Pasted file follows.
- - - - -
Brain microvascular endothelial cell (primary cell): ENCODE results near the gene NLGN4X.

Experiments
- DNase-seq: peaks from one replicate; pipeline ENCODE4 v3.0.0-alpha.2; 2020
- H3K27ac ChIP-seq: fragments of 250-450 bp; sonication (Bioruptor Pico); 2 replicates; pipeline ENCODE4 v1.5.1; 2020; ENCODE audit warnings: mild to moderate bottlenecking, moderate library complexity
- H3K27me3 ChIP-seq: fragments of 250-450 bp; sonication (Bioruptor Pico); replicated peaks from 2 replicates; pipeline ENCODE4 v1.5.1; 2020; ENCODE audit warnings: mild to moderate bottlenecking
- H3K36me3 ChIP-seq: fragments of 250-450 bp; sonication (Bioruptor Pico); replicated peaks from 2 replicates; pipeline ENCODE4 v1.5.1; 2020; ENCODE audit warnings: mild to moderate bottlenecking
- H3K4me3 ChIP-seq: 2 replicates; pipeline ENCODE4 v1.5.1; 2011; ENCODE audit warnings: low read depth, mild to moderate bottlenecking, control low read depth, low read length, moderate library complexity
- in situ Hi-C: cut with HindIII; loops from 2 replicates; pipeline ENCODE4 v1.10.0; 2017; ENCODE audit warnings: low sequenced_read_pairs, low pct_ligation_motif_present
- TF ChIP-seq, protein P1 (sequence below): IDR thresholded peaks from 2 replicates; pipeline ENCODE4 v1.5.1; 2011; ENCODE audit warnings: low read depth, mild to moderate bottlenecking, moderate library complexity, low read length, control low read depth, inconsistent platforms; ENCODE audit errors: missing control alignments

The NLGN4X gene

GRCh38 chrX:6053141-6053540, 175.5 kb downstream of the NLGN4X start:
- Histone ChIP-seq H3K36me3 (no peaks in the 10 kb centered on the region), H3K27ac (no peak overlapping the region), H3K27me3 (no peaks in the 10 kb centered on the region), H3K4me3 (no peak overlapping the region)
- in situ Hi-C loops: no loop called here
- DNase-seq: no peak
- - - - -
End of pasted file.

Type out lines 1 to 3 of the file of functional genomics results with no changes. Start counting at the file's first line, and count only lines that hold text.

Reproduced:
Brain microvascular endothelial cell (primary cell): ENCODE results near the gene NLGN4X.

Experiments
- DNase-seq: peaks from one replicate; pipeline ENCODE4 v3.0.0-alpha.2; 2020